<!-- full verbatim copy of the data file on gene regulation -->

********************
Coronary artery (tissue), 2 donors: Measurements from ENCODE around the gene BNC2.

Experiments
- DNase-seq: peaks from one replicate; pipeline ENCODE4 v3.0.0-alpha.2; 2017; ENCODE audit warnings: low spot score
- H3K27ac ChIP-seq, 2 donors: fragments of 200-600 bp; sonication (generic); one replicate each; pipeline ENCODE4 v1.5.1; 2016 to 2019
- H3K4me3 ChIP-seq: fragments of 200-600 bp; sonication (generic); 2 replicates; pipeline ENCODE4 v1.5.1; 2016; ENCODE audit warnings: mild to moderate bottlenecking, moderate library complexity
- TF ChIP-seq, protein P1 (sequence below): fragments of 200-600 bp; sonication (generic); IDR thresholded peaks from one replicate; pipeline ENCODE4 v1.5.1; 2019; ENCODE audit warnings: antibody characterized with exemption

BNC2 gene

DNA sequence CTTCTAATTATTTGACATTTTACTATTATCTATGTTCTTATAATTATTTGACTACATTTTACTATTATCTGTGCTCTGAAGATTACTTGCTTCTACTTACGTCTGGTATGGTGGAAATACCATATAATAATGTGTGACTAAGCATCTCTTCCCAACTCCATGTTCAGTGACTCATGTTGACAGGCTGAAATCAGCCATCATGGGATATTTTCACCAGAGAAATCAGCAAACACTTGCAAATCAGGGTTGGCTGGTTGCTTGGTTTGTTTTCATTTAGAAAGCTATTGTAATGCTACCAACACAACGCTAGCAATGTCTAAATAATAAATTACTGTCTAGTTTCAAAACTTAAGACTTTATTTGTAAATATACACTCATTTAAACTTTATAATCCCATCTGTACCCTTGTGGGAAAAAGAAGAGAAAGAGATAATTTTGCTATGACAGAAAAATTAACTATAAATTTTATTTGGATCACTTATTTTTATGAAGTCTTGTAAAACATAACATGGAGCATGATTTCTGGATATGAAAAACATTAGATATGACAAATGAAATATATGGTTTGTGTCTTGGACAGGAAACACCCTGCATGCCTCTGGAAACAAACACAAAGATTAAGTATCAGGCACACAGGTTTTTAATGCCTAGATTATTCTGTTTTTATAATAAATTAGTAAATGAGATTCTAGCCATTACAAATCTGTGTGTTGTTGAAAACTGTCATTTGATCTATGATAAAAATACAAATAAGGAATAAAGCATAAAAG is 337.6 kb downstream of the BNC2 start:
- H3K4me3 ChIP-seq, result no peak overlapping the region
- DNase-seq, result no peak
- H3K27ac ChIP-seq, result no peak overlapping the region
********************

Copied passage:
Coronary artery (tissue), 2 donors: Measurements from ENCODE around the gene BNC2.

Experiments
- DNase-seq: peaks from one replicate; pipeline ENCODE4 v3.0.0-alpha.2; 2017; ENCODE audit warnings: low spot score
- H3K27ac ChIP-seq, 2 donors: fragments of 200-600 bp; sonication (generic); one replicate each; pipeline ENCODE4 v1.5.1; 2016 to 2019
- H3K4me3 ChIP-seq: fragments of 200-600 bp; sonication (generic); 2 replicates; pipeline ENCODE4 v1.5.1; 2016; ENCODE audit warnings: mild to moderate bottlenecking, moderate library complexity
- TF ChIP-seq, protein P1 (sequence below): fragments of 200-600 bp; sonication (generic); IDR thresholded peaks from one replicate; pipeline ENCODE4 v1.5.1; 2019; ENCODE audit warnings: antibody characterized with exemption

BNC2 gene

DNA sequence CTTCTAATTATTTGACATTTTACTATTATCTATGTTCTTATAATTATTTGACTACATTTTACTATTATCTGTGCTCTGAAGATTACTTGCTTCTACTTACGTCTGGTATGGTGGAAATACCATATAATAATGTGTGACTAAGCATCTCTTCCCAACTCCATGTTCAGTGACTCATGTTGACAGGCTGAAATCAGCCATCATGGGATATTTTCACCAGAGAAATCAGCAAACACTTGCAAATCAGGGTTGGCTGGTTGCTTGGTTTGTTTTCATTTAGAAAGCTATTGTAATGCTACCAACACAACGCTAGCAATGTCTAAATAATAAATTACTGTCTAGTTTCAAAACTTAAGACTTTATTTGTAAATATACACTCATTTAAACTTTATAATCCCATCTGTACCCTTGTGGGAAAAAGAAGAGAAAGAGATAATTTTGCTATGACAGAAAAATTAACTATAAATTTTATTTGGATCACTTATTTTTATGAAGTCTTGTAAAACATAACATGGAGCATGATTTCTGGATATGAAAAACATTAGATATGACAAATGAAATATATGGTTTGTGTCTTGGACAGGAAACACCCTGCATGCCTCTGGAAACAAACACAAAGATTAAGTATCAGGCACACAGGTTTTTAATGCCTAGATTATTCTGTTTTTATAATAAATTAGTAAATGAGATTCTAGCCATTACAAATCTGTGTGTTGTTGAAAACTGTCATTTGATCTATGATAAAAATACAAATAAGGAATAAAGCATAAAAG is 337.6 kb downstream of the BNC2 start:
- H3K4me3 ChIP-seq, result no peak overlapping the region
- DNase-seq, result no peak
- H3K27ac ChIP-seq, result no peak overlapping the region